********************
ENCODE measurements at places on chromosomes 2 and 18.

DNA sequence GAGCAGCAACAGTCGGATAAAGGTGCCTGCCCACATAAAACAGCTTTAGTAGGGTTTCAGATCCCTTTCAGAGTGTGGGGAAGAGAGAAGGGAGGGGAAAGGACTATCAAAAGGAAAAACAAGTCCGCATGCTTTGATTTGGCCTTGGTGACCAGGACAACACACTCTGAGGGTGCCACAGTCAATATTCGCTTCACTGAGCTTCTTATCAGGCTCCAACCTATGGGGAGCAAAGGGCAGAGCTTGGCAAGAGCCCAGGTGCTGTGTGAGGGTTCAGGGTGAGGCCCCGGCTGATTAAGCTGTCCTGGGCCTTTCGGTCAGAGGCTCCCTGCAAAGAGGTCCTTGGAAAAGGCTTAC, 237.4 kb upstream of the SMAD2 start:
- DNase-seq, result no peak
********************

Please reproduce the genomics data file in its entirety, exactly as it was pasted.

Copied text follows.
ENCODE measurements at places on chromosomes 2 and 18.

DNA sequence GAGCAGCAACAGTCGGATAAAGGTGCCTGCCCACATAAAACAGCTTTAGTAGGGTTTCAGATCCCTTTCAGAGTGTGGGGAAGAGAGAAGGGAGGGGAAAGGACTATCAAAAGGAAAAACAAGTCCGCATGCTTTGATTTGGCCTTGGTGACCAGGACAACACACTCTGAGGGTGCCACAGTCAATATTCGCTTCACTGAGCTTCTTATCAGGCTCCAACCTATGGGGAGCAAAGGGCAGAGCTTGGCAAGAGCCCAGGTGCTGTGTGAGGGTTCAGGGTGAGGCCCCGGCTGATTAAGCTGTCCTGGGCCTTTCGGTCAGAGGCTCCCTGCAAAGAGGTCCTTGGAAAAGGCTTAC, 237.4 kb upstream of the SMAD2 start:
- DNase-seq, result no peak